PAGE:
Who: Committee of Advertising Practice (CAP) and Broadcast Committee of Advertising Practice (BCAP)
Where: United Kingdom
When: 26 May 2017
Law stated as at: 27 June 2017
As we reported back in February, CAP and BCAP launched a public consultation regarding proposed new rules for the CAP and BCAP Codes aimed at prohibiting the sexual portrayal or sexual representation of under-18s (or those who seem to be under 18) in advertising. As well as wanting to protect young models who feature in advertising campaigns, the consultation also sought to address general concerns regarding the potential for adults to view under-18s as sexual beings. In recent years there has also been much public and media debate as to whether the sexual presentation of young people in advertising also pressures under-18s to view themselves in as sexual beings too young.
The CAP and BCAP Codes require advertisers to ensure their ads are not irresponsible or harmful, do not offend or harm and are prepared with a sense of responsibility. More specifically, the BCAP Code currently prohibits ads from portraying or representing someone under 16 in a sexual way but the CAP Code has no equivalent express rule. Whilst the Advertising Standards Authority (ASA) has previously demonstrated through its rulings that portraying 16 and 17 year olds in a sexualised way in advertising is unacceptable, there was nothing that explicitly prohibited this under the CAP Code and that was the reason behind the consultation to amend the rules in this area.
Outcome of the public consultation
Now that the consultation has closed and CAP and BCAP have assessed the responses they received, they have confirmed that they will be introducing stricter rules prohibiting the sexual portrayal or sexual representation of under-18s, and those who appear to be under 18, in advertising. They feel that addressing these issues through the use of new express rules in the CAP and BCAP codes is necessary and proportionate to strengthen the existing rules to protect the welfare of under-18s. In devising the rules, CAP and BCAP say that they have taken into account “…links between premature sexualisation and harm, alongside national and international measures prohibiting certain types of sexual depiction of under-18s“.
The new rules being introduced will bring the CAP Code into line with the BCAP Code in terms of having an express rule dealing with the portrayal of someone under 16 in a sexual way, and the new rules will then also go even further by protecting all those who are under-18 rather than under-16 in both the CAP and BCAP Codes.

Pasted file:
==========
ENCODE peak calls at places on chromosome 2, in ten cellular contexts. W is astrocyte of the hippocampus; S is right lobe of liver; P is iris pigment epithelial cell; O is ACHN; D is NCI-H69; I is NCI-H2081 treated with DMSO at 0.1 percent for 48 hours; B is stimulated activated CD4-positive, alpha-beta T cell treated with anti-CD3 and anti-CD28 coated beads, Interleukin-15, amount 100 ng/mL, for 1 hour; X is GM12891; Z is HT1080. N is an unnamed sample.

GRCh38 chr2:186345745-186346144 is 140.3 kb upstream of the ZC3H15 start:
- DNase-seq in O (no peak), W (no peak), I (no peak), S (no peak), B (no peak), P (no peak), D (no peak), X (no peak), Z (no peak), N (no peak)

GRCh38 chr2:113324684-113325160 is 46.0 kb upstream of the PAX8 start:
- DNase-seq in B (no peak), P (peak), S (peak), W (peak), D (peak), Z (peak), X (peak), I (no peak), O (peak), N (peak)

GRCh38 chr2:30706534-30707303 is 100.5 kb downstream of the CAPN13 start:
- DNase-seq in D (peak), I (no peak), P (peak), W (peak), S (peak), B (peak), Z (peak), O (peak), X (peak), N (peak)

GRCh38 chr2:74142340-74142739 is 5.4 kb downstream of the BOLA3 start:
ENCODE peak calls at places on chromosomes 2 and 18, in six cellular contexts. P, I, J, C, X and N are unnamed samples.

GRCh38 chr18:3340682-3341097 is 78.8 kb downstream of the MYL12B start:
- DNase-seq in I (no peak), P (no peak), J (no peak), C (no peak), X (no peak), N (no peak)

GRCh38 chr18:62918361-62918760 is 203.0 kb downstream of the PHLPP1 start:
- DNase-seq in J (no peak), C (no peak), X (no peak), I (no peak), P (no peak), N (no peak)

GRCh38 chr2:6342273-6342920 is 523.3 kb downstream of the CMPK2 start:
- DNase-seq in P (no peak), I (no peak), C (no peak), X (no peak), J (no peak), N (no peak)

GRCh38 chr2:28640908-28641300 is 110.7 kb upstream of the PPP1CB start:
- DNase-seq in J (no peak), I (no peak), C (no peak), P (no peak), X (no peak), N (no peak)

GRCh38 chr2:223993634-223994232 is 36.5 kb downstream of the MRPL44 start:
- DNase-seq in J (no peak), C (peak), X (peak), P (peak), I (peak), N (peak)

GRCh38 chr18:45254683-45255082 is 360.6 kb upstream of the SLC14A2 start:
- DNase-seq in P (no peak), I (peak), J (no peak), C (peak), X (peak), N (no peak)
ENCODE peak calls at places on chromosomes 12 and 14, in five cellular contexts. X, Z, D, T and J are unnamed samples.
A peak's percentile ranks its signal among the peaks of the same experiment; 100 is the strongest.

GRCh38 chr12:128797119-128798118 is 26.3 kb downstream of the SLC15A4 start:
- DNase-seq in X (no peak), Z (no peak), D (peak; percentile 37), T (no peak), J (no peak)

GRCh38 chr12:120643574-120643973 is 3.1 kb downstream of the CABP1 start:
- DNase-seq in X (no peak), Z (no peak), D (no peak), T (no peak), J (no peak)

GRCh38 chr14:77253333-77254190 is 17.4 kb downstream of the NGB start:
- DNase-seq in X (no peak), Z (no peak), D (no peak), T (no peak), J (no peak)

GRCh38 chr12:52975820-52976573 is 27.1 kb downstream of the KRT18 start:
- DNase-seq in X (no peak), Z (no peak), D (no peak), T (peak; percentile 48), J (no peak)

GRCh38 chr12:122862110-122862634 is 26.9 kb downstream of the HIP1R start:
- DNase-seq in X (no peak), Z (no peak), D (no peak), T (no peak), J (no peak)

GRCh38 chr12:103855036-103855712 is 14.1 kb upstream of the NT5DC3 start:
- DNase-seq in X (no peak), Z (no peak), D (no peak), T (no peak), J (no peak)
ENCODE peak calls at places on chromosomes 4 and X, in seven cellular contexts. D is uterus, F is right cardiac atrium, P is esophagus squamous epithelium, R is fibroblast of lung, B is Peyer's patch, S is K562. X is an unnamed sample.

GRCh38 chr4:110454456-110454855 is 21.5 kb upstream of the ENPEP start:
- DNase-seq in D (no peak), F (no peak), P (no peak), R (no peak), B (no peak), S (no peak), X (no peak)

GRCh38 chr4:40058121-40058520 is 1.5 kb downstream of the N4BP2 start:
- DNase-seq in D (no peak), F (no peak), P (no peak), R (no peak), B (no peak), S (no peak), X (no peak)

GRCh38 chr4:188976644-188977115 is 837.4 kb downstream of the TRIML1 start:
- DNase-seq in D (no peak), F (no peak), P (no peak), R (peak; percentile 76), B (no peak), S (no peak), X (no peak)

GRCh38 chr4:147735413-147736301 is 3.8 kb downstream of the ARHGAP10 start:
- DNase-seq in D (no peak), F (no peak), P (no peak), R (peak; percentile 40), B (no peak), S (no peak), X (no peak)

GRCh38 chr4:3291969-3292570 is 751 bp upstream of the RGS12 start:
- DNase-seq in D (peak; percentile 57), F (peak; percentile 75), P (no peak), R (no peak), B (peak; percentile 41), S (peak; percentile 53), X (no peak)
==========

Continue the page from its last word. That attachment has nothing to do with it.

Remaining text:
The new rules
The new rules to be introduced are as follows:
- CAP Code: Rule 4.6 – “Marketing communications must not portray or represent anyone who is, or seems to be, under 18 in a sexual way. However, this rule does not apply to marketing communications whose principal function is to promote the welfare of, or to prevent harm to, under-18s, provided any sexual portrayal or representation is not excessive”.
- BCAP Code: Rule 4.4 to replace existing rule 5.5 – “Advertisements must not portray or represent anyone who is, or seems to be, under 18 in a sexual way. However, this rule does not apply to advertisements whose principal function is to promote the welfare of, or to prevent harm to, under-18s, provided any sexual portrayal or representation is not excessive”.
Why this matters:
Any sexualised depiction of under-18s will now be expressly prohibited, unless the principal function of the ad is to promote the welfare of under-18s or to prevent harm. CAP gives the example of ads that have the aim of promoting safe sex amongst young adults to illustrate the type of ads that will benefit from an exception to this new rule.
The new rules will come into effect from 2 January 2018 and so brands and agencies who have previously used young models, or young-looking models, which may have previously been seen as being close to the line in terms of potential sexual imagery (especially in ads for clothing brands), should now review their approach. Charities and other bodies with an interest in this space will now find it easier to point to express CAP and BCAP Code rule breaches to complain about such advertising to the ASA.